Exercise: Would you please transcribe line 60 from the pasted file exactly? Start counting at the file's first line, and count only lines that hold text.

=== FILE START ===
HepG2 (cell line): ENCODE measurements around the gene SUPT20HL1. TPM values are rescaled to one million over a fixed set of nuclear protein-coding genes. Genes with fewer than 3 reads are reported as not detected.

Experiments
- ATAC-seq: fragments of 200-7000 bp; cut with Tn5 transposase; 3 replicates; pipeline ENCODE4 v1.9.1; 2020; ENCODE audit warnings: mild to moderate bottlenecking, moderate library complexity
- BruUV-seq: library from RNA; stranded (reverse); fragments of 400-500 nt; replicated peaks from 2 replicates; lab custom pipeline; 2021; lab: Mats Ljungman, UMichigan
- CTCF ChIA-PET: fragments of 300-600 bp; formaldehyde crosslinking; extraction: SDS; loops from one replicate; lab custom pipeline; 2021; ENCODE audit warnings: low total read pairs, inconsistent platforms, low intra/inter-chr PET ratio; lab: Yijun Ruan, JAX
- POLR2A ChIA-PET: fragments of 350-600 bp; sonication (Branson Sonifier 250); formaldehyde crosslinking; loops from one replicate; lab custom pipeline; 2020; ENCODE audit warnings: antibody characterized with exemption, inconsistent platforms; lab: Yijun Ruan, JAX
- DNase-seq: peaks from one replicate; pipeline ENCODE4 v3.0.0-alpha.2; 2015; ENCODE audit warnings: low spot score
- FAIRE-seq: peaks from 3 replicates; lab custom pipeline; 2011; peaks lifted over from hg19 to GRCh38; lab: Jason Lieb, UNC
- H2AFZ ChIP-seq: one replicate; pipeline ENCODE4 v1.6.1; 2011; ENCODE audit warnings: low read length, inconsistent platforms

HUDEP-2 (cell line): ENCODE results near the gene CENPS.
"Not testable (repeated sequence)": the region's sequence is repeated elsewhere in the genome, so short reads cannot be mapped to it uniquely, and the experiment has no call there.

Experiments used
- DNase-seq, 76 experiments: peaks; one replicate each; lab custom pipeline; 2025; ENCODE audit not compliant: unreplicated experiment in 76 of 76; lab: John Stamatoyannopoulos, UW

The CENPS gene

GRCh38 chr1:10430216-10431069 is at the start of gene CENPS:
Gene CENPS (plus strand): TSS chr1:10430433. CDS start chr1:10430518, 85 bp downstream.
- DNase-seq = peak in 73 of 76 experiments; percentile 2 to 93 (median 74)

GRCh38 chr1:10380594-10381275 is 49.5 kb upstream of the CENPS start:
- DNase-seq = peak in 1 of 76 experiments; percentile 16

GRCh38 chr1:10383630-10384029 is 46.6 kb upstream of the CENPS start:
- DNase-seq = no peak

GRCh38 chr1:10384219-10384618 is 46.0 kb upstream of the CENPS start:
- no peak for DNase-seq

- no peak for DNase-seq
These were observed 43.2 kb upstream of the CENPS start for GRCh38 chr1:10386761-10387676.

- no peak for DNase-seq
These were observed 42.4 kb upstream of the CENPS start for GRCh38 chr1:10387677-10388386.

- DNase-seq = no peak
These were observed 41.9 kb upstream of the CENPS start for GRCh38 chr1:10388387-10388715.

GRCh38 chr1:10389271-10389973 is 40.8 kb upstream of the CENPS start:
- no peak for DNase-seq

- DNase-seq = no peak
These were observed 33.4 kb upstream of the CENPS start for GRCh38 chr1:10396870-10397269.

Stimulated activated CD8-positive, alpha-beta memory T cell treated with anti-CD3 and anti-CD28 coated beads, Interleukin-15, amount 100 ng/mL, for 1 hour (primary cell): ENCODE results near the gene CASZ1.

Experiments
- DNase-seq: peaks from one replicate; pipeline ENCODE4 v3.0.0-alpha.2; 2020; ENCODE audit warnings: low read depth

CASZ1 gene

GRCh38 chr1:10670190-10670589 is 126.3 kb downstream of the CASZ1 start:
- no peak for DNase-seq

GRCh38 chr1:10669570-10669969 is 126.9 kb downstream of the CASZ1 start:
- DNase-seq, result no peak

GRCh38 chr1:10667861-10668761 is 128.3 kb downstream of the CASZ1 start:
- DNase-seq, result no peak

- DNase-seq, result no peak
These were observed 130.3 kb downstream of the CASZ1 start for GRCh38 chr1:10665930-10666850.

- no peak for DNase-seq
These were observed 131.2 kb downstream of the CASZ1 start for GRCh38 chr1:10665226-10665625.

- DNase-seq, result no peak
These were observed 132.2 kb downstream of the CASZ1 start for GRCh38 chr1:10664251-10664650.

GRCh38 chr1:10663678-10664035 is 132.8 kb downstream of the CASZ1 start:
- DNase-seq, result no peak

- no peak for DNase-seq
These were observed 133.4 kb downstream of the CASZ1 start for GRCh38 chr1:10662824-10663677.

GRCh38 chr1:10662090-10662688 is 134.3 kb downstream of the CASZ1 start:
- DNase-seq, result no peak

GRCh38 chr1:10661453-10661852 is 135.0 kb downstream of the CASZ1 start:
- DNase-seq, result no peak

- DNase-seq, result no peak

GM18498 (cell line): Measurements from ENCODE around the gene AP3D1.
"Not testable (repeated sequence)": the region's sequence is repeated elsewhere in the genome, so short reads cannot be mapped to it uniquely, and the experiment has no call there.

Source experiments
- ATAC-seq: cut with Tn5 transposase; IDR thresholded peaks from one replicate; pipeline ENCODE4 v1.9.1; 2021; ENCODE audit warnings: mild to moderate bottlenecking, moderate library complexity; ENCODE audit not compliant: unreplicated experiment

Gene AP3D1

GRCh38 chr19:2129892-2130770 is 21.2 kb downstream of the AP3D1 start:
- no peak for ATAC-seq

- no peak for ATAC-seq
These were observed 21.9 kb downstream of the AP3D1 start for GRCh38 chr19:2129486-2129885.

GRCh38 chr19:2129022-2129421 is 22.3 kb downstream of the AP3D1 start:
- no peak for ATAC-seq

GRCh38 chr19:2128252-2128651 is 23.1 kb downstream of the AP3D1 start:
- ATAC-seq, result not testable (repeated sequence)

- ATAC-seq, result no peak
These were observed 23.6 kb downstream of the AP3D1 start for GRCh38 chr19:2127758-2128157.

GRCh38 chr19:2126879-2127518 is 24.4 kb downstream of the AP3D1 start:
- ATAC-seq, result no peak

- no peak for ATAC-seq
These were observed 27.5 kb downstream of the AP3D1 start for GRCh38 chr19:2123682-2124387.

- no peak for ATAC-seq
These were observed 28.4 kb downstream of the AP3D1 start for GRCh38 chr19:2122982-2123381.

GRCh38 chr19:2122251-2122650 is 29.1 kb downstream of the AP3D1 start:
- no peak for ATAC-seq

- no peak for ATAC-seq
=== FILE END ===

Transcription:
"Not testable (repeated sequence)": the region's sequence is repeated elsewhere in the genome, so short reads cannot be mapped to it uniquely, and the experiment has no call there.